Cleo’s retort is here. She offers them $60,000 after they pay off all the loans. She is obviously ticked off. I have no idea what was entailed in “you have not kept your part of the agreement” but I’m sure it included failing to pay the taxes for three solid years.
This is Carl schmoozing Cleo. It’s basically bullshit. The whole “this is the Lord’s money” is fundamentalist-speak for “I didn’t pay the taxes and I haven’t done what I promised, but it’s not my fault.” And there’s a bit of gas-lighting going on, with the “This ceases to be an agreement between us in behalf of the Lord’s work” shit. He’s trying to shame her into taking whatever bullshit offer he can get away with.
Undaunted by the religious jargon, Cleo turns it over to her attorney and lets him hammer out the details. Her offer rises, but she includes the taxes she’ll have to pay out.
See the word trust in quotes? This is a smarmy son of a bitch. She trusted him to keep his part of a contract, and at the very least, by his own words, he failed to pay the taxes for three solid years. There were other issues regarding insurance on the place that he was supposed to keep current and didn’t. Yet he dares put quotes around that word as though she is not honest.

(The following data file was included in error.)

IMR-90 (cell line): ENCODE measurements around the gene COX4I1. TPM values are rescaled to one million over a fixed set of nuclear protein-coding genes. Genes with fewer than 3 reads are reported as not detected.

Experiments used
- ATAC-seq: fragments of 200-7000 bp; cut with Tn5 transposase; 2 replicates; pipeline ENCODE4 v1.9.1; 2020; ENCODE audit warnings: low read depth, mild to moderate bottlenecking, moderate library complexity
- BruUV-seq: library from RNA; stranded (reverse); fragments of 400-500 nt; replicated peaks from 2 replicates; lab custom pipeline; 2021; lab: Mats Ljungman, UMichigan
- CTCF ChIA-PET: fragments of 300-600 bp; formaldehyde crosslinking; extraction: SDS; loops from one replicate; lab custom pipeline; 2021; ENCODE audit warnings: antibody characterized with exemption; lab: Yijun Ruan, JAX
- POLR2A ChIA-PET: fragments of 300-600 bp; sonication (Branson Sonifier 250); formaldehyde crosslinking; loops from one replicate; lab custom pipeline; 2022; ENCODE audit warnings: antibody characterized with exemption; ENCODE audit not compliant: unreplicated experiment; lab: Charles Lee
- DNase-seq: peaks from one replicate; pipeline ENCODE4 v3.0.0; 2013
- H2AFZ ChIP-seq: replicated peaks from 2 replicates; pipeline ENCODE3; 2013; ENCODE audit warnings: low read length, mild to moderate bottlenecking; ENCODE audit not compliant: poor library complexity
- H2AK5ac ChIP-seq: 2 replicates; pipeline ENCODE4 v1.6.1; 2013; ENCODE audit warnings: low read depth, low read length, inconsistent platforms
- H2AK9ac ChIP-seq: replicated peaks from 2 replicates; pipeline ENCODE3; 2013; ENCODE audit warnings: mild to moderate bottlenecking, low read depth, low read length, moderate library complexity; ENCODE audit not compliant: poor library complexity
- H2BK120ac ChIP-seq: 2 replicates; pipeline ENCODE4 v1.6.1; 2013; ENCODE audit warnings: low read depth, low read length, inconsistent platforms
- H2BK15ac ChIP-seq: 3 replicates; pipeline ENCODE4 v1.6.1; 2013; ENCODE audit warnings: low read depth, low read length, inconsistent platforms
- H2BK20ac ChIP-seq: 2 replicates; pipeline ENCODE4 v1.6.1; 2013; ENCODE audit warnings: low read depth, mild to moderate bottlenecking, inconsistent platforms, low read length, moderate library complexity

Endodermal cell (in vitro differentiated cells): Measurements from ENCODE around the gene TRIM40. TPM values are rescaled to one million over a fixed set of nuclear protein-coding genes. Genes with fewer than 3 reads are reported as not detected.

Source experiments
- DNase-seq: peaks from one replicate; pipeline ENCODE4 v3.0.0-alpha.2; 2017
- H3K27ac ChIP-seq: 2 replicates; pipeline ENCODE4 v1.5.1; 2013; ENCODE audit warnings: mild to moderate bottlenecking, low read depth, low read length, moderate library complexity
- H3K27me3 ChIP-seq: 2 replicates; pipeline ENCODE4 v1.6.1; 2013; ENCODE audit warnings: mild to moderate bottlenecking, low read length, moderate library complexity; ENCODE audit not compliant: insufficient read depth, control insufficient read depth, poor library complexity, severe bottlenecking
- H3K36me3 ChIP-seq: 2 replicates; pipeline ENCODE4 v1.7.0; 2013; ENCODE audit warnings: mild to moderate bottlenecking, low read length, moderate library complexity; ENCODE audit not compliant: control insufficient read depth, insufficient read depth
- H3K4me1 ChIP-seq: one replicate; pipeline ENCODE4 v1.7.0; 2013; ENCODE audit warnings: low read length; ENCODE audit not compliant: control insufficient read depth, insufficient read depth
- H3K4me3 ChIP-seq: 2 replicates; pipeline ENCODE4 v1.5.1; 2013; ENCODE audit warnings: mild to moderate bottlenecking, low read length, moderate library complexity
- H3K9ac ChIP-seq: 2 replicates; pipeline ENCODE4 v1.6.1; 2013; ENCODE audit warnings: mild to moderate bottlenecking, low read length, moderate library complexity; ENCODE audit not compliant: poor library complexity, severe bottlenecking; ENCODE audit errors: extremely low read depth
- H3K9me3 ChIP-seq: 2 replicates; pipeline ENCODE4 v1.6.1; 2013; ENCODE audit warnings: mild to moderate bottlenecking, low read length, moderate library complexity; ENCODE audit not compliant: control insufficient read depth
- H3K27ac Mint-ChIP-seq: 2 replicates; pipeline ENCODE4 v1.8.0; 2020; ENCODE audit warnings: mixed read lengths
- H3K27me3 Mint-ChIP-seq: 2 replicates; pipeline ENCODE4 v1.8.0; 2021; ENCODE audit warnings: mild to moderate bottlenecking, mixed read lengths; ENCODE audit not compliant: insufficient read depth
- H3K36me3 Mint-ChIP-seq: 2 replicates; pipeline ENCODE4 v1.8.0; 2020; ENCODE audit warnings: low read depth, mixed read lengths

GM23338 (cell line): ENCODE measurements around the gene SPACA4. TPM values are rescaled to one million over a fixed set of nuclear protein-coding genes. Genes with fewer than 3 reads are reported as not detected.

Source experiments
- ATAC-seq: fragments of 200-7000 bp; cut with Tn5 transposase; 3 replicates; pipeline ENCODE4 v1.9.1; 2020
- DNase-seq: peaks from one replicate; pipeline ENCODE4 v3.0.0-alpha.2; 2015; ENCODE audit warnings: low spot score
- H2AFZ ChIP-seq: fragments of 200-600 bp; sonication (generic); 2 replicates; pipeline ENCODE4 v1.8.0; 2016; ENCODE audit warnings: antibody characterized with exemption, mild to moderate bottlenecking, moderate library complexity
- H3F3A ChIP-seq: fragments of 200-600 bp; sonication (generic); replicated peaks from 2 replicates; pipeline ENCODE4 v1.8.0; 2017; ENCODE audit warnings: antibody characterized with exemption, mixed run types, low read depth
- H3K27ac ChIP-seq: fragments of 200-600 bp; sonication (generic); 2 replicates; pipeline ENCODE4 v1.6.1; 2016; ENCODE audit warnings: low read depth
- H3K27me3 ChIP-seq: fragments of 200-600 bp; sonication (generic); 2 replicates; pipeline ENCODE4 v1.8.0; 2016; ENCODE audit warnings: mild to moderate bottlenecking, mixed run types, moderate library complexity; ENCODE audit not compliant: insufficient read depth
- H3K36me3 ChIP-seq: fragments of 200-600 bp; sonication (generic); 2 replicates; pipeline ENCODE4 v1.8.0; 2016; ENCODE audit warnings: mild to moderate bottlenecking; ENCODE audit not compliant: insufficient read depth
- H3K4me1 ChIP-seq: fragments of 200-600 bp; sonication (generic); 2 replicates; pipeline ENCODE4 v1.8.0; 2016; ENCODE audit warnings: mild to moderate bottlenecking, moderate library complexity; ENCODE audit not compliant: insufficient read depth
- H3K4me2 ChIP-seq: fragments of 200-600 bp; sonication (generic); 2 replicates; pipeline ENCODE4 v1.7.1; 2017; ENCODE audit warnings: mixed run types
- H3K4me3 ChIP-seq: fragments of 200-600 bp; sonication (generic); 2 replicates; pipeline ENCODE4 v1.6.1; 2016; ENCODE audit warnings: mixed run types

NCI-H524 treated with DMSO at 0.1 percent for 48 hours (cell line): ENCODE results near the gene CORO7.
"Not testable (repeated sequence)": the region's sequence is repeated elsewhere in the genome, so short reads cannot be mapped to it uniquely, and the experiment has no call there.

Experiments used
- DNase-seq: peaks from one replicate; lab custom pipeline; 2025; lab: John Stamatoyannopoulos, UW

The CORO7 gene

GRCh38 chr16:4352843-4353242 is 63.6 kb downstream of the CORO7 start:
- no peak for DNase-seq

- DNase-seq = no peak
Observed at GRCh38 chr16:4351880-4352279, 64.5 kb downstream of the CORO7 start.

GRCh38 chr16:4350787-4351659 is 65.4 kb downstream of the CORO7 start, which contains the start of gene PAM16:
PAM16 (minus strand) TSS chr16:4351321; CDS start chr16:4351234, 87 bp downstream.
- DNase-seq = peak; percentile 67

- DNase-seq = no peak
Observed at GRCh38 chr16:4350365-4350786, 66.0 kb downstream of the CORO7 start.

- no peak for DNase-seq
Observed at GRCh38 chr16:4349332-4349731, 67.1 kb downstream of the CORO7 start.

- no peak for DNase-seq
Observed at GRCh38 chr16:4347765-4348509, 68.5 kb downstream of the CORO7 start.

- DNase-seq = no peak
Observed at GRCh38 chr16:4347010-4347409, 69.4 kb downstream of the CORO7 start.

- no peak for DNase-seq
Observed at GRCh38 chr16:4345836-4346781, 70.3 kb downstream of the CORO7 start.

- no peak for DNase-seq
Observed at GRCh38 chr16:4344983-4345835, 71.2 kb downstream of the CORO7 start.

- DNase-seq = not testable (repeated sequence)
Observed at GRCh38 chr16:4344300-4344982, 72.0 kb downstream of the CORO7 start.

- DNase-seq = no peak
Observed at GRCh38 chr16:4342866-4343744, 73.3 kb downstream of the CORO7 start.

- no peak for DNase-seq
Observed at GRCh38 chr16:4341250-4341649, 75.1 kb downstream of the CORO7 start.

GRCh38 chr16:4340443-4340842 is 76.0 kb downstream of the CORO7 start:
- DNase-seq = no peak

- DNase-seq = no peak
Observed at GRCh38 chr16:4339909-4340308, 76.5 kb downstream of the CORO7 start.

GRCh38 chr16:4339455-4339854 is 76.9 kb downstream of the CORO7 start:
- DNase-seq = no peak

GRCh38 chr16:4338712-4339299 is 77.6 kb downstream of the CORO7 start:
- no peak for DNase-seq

I don’t like this man one bit.
She finally upped it to $125,000.
I don’t know if this was fair or not. There’s not enough information here to make a judgement, but I do know that my instincts are to say that she was an old woman, probably tired and ill, and McIntire was a bit of a jerk.
The releases he is talking about involve the life tenancy agreement, the contract that Cleo and McIntire signed at the very beginning of this. Each of them had to release the other from the terms of the contract.
And here’s Cleo’s release. The copy I have of McIntire’s release is very similar, but unsigned, so I’m not including it here.
Ultimately, Cleo and the Christian Beacon, jointly, sold the farm to Bethel Baptist church for $125,000 and each of them, Cleo and McIntire,signed a release from the life tenancy contract.
I don’t have the actual signed deed on this. But we do have this. It’s not signed, but I suspect it probably was finally signed, and I’ll show why I think that in a minute.
We do know for sure that Bethel Baptist Church ended up as the owner of the farm, and that this happened sometime during that two year period from Cleo getting the farm returned to her (1977) and her death (1979) because it does not appear as part of her estate.
We also know that McIntire’s big objection to all of this involved his obsession with how the money to fund the farm came from donations and it was the “Lord’s money” and so golly gee, he couldn’t just give it back to Cleo because profanity or something.